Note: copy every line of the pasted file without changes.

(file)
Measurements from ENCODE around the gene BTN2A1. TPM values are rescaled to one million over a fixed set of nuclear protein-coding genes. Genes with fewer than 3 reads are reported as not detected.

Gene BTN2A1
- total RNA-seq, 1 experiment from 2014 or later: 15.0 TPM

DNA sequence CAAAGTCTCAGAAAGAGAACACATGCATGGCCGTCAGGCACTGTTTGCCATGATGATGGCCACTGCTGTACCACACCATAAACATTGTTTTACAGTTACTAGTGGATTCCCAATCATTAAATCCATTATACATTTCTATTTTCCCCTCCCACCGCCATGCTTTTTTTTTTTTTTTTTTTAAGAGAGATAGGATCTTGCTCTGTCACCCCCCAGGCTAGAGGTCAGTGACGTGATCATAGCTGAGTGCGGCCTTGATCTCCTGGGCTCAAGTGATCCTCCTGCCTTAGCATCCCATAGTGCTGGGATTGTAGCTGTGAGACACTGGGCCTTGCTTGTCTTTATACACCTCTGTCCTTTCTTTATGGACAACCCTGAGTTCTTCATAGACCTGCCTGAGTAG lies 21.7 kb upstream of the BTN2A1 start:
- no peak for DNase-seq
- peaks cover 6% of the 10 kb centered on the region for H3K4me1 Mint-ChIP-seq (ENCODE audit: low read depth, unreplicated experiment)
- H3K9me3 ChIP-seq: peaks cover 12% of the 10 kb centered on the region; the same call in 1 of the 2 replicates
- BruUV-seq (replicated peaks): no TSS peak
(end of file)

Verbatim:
Measurements from ENCODE around the gene BTN2A1. TPM values are rescaled to one million over a fixed set of nuclear protein-coding genes. Genes with fewer than 3 reads are reported as not detected.

Gene BTN2A1
- total RNA-seq, 1 experiment from 2014 or later: 15.0 TPM

DNA sequence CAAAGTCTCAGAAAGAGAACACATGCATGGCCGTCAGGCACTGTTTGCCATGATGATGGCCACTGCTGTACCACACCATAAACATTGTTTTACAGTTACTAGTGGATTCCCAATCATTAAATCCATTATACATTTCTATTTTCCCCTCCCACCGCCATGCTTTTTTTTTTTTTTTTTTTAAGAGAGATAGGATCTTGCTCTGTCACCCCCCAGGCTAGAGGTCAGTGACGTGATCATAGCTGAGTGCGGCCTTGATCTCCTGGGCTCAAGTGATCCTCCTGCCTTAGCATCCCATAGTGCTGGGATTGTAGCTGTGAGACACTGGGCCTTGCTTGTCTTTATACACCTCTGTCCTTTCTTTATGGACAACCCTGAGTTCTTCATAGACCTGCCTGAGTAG lies 21.7 kb upstream of the BTN2A1 start:
- no peak for DNase-seq
- peaks cover 6% of the 10 kb centered on the region for H3K4me1 Mint-ChIP-seq (ENCODE audit: low read depth, unreplicated experiment)
- H3K9me3 ChIP-seq: peaks cover 12% of the 10 kb centered on the region; the same call in 1 of the 2 replicates
- BruUV-seq (replicated peaks): no TSS peak